Thunderbolt logo

Battling for Arrakis: The Building of a Dynasty

“Whoever controls Dune controls the Spice” announced the narrator in the opening cutscene of Westwood Studio’s seminal 1992 strategy title, Dune II: The Building of a Dynasty (or The Battle for Arrakis as it was re-named in Europe). Playing Dune II it soon becomes apparent that the inverse of this opening statement is also true, as gameplay revolves around an economic system in which the harvesting of Spice is the only means of acquiring credits necessary for purchasing units. In fact, whoever controls the Spice controls Dune.

Economies like this had been experimented with in gaming before; Sim Ant by Maxis being the most notable example. But Dune II was the first to implement this mechanic alongside a number of others that would come to form the foundations of what we now call the real time strategy (RTS) genre. Westwood Studio’s took the lore and visual design of David Lynch’s 1984 film, Dune, based on the Frank Herbert novel of the same name (Gigantic Sandworms and all), and around it molded a template that would go on to influence a generation of genre designers to come.

Its premise was simple enough: The emperor of Dune called upon 3 houses to compete in the harvesting of its most precious planetary resource – Spice Melange; an invaluable substance that forms the basis of a galactic economy. This sparked a war, which may seem like a rather odd political strategy, but hey, it provided the perfect backdrop for the events of Dune II, with you as a puppeteer of one of the three houses – the noble Atreides, the insidious Ordos or the evil Harkonnen.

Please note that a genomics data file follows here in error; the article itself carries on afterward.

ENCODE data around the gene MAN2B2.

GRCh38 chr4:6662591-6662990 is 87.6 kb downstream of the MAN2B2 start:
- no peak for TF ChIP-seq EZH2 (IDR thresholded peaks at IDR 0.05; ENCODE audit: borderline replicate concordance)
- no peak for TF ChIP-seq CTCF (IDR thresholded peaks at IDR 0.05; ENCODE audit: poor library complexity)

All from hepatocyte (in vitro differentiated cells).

Often creepy house advisors informed you of any new units and the status of your campaign for Dune.

Each took on a distinct personality, which, more than simply colouring your impression based upon their respective adjectives, genuinely affected gameplay. Dune II introduced the concept that different sides could have different units within a strategy game: House Ordos for example, had access to the Saboteur, an espionage unit that could stealthily destroy almost any structure or vehicle. And Harkonnen could build the Death Hand, an expensive ballistic missile launched from Harkonnen palaces that caused massive damage on a wide area.

It’s a simple enough concept that can most clearly be seen today as an influence upon the Starcraft series. It’s easy to imagine that the Terran, Protoss and Zerg could have been homogenously indistinctive from a gameplay perspective had Dune II not seeded this idea.

After choosing an allegiance you were presented with another of Dune II’s key elements that would later influence the development of the RTS genre – the world map. A rectangle of red, blue, green and orange sands, divided by territorial ownership, displayed your progress throughout the game. The freedom of choice you were granted to decide exactly where you advanced the war was another unique aspect in a world of linear titles, with choices being made available depending upon your current borders.